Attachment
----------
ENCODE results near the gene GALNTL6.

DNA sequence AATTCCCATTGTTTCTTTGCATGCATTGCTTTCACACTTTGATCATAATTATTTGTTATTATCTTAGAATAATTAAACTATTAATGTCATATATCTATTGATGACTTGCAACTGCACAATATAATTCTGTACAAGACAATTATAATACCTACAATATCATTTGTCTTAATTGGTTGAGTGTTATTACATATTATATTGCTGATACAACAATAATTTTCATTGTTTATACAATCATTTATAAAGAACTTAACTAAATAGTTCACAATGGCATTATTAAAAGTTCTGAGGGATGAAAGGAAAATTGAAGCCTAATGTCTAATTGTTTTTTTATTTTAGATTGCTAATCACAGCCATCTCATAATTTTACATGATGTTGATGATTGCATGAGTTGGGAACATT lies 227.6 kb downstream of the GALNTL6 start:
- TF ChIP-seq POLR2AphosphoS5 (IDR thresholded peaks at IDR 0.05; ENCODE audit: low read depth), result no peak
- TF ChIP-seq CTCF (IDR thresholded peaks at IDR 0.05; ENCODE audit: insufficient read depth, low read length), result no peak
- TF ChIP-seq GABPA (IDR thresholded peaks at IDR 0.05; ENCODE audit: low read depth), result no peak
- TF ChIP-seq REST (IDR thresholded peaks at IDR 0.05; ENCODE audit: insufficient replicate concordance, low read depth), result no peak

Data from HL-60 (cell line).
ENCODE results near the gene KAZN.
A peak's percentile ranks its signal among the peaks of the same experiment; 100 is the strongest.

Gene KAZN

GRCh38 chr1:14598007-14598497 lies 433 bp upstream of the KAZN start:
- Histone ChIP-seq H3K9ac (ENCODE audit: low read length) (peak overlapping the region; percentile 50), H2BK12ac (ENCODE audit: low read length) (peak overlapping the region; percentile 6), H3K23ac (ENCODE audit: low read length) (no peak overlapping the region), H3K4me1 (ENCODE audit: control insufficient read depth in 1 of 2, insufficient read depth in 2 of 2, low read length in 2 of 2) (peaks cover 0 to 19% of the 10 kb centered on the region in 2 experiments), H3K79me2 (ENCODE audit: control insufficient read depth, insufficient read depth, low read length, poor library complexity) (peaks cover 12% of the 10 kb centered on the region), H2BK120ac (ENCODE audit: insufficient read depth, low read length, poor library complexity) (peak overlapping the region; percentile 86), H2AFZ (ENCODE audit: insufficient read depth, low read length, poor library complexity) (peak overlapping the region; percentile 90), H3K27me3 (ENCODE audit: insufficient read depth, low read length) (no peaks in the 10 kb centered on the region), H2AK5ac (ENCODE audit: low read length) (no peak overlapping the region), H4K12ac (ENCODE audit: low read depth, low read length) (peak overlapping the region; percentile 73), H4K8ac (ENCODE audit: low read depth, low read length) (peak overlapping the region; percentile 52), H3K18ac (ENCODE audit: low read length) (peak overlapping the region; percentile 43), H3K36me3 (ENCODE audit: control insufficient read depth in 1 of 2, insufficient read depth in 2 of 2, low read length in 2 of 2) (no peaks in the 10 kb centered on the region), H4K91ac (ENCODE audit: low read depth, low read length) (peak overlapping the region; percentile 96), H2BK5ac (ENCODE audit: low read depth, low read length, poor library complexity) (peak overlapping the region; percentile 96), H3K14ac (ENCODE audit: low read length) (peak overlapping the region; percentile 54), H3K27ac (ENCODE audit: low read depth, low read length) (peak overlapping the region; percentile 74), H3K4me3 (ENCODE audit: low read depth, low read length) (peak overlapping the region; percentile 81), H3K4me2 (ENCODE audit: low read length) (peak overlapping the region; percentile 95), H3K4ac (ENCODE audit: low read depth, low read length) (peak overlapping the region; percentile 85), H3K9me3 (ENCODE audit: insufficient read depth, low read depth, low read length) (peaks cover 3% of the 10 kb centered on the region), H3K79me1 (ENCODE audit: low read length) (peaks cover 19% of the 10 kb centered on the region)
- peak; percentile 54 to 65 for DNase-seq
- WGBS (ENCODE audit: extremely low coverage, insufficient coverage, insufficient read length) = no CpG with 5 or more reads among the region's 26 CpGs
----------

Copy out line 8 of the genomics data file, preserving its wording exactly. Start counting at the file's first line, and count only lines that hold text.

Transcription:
ENCODE results near the gene KAZN.